This unit will provide the teacher with a methodology for teaching students to write detailed and expressive sentences.
With careful planning, a teacher can adapt this technique to teach content in all areas of the curriculum. Sentence-combining refers to the manipulation of phrases and clauses to write more complex sentences. There are three primary objectives for this unit; sentence-combining:
1) Positive feedback leads to a positive image. This unit will encourage teachers to view their students as persons who possess the ability to write well. This capacity exists by the time the child enters the classroom. The child has been exposed to the English language and uses facial expressions, pauses, and pitch to convey meaning. The student is the author and user of the language.
Students utter sentences, which in written form would be of great length and complexity. The teacher recognizes these language capabilities and builds upon them by facilitating growth in areas of weakness and providing positive feedback. This feedback is essential in helping the student develop a positive self-image, and confidence in transferring thoughts to paper. It is only in an atmosphere of acceptance of a student’s natural and sometimes primitive language abilities can we spot weaknesses and tailor a curriculum which will fit their needs.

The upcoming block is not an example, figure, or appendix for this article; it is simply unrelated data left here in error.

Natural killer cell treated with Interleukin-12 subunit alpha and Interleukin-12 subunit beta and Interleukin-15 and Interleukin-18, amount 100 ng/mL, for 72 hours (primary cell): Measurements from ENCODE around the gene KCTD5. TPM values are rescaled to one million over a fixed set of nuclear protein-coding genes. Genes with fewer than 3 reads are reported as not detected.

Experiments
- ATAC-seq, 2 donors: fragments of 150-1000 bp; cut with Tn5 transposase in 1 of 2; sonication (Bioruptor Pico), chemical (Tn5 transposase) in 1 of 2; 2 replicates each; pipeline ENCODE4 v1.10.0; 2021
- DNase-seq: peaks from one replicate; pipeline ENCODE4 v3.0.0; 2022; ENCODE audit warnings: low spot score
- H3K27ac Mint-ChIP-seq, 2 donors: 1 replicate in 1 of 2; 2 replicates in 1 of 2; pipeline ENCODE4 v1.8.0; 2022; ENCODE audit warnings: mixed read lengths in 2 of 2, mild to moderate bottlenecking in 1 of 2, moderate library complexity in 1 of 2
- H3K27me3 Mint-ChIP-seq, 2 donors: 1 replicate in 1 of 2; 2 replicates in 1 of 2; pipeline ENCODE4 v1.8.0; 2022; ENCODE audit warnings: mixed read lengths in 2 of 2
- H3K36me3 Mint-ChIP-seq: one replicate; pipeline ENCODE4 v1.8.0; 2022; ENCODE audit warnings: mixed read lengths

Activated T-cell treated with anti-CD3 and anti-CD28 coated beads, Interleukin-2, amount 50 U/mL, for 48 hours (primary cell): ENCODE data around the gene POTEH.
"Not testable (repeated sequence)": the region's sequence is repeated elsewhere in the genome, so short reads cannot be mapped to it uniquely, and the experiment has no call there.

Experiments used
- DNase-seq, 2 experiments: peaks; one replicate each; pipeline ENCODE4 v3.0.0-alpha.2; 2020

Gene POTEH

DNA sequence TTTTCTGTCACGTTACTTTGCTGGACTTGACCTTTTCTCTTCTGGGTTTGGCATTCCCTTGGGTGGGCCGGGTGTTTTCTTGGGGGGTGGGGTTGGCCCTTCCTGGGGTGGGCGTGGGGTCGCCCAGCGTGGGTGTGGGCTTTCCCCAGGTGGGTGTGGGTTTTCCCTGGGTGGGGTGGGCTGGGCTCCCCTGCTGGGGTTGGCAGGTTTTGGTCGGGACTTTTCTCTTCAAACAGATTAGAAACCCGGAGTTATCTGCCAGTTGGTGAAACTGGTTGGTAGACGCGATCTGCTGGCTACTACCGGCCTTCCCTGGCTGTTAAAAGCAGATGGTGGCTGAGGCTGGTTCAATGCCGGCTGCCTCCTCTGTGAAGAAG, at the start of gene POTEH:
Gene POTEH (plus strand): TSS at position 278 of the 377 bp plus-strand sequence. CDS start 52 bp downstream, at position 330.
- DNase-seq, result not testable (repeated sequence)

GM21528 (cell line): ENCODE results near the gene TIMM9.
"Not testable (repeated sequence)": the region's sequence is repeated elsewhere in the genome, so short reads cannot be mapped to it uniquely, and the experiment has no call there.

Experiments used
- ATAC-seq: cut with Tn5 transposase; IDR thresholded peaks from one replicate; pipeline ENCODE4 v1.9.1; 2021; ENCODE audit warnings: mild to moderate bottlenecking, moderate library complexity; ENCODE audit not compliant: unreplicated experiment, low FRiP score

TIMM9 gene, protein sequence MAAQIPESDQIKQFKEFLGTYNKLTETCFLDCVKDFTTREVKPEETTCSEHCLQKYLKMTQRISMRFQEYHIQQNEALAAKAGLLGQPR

2) The teacher can use the textbook as a tool to reinforce sentence-combining techniques, although a thorough knowledge of traditional English grammar is not needed. The textbook can be beyond the reading levels of students and become useless. This technique is mechanical and assumes no knowledge of student proficiency in the study of grammar. Simply stated, this is a language-based set of writing exercises to promote syntactical maturity in expressive and descriptive writing.
3) Students will be able to combine sentences as a result of exposure to this technique. The results should indicate that students are able to combine sentences of a simple or complex structure.
Sources of material which will be used will be included on the bibliographical page. The key source is Frank O’Hare’s
Sentence-Combining: Improving Student Writing Without Formal Grammar